In July of 2011, I heard someone casually mention that Amy Winehouse had died, I was saddened then heartbroken.   That day, I listened to Wake Up Alone about 10 times while I considered my love for her as an artist.

I’d heard the drug rumors and it became real for me in 2010, when I “Google Imaged” her and pictures of her during both her early career and latter career came up in the results. I saw the later pictures and my jaw dropped. “Oh no…” I said.  Neither her talent, her fame nor her money could keep her from herself.

I didn’t look down on Amy Winehouse.  I wasn’t surprised by her death. I was grieved because I thought her talent was just so much doper than the little Brit Soul box the industry tried to put her in. (I know I said doper; I came of age in the 1990s). I am a little surprised though that the flats I see of her to promote this movie about her last days still makes me sad. I mean, I’m over Michael Jackson and I actually had a picture of him hanging in my house for a while. 

Something about Amy though. 


Her addiction was a bad habit.  I have my own bad habits – socially acceptable ones like coffee and cursing and Facebook and wasting time.  No matter the name of the bad habit I call my own, all of my bad habits serve to do one thing – limit me.

 Bad habits are easier to abandon today than tomorrow.  ~Yiddish Proverb

I consider a small business I worked with recently that’s poised to do a million dollars in business this year. Unfortunately, the business will also probably fail this year because the owners can’t keep their hands out of the money – contractors aren’t being paid, the Department of Labor is always on the line, they’re losing contracts left and right .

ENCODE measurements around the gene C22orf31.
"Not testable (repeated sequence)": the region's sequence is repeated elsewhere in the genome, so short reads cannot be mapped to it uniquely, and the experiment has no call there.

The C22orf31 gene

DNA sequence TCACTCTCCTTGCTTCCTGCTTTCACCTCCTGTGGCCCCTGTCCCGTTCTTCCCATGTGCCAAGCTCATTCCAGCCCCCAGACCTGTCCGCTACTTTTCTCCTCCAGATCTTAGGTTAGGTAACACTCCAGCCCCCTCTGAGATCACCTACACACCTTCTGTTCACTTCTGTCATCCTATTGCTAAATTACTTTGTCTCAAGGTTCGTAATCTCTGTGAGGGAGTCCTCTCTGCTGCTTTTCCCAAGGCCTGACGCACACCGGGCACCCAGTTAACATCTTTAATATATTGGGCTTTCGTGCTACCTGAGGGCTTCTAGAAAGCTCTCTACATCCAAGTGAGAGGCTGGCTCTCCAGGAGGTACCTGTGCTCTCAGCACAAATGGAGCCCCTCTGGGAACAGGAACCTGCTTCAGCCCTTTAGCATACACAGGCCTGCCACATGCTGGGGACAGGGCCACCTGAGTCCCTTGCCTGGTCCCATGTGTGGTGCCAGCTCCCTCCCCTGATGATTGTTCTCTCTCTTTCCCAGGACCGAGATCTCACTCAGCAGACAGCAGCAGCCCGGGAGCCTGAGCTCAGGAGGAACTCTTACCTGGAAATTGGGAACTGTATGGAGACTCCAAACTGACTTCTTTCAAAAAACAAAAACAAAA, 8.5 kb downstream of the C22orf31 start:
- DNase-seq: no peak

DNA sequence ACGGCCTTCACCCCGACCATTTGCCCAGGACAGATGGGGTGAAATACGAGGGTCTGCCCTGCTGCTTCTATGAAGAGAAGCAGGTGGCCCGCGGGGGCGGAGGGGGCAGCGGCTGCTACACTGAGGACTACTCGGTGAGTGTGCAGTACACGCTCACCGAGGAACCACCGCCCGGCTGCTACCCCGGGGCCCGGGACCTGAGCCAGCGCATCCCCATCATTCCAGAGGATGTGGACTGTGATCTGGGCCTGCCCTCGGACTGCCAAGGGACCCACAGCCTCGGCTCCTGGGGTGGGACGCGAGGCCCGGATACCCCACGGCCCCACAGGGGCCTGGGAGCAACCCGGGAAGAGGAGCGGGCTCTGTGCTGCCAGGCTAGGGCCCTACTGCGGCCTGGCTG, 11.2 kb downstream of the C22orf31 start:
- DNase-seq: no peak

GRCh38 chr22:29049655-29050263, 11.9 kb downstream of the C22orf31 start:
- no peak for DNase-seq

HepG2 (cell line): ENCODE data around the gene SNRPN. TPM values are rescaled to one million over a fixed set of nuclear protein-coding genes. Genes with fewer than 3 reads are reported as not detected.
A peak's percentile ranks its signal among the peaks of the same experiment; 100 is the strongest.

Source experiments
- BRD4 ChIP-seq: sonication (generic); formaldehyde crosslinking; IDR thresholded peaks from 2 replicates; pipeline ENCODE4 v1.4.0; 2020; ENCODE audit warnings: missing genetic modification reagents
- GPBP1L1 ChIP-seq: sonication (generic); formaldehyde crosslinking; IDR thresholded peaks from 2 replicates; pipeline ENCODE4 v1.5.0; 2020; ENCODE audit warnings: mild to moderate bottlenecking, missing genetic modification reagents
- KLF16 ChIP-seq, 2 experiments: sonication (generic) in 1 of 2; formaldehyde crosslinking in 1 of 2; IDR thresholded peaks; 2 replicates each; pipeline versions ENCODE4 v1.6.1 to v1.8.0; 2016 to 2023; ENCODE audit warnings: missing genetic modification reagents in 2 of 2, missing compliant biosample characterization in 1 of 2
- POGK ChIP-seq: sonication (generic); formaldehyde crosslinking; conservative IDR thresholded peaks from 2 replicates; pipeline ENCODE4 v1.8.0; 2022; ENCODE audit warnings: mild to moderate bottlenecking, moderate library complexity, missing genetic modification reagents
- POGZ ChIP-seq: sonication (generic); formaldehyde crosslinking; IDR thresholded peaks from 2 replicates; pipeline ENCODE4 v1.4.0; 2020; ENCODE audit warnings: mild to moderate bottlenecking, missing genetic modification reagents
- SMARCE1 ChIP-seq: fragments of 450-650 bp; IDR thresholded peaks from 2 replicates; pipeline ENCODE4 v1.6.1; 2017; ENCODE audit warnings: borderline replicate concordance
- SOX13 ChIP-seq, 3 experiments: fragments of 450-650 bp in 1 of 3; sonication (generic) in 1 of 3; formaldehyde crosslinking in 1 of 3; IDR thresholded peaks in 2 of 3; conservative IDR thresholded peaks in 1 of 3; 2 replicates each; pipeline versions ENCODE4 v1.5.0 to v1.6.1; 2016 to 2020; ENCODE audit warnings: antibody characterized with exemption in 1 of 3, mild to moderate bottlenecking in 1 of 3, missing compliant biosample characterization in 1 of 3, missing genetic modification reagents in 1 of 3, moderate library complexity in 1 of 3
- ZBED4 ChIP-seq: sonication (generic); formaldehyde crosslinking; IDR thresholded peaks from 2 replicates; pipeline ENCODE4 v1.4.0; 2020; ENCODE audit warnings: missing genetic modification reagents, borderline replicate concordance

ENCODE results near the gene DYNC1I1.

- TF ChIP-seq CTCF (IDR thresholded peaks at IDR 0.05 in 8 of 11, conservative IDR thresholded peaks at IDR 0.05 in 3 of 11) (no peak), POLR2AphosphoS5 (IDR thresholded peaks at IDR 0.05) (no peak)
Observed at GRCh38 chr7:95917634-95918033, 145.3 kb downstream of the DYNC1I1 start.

I consider the young, superstar executive who was on the rise.  He would’ve been the youngest C-level executive in his firm, but during what he thought was his promotion talk, his bosses informed him that his fancy-free fraternizing was a liability and they couldn’t permit him to progress any further.  He’d been warned multiple times before, but his refusal to stop philandering cost him a six-figure salary and he spent the rest of his career as middle management.

Habits, for good or for bad, absolutely shape our daily lives. I think it was Stephen Covey who said that “our character is basically a composite of our habits.” They dictate our patterns, every moment of every day and eventually become our character.  Habits leave an indelible impression on our personal and professional relationships, so we have just cause to assess our habits and see how they are affecting us.

I’m a firm believer that we are not what we do.  That is to say, good people sometimes do bad things and bad people are often found doing good things.  But the real power of habit is that it heavily influences how our lives will play out.  The levity of our good habits serves to elevate us from one position to another while the weight of our bad habits slows our progress to a grinding halt.

Keep that in mind the next time you’re indulging in your own habits.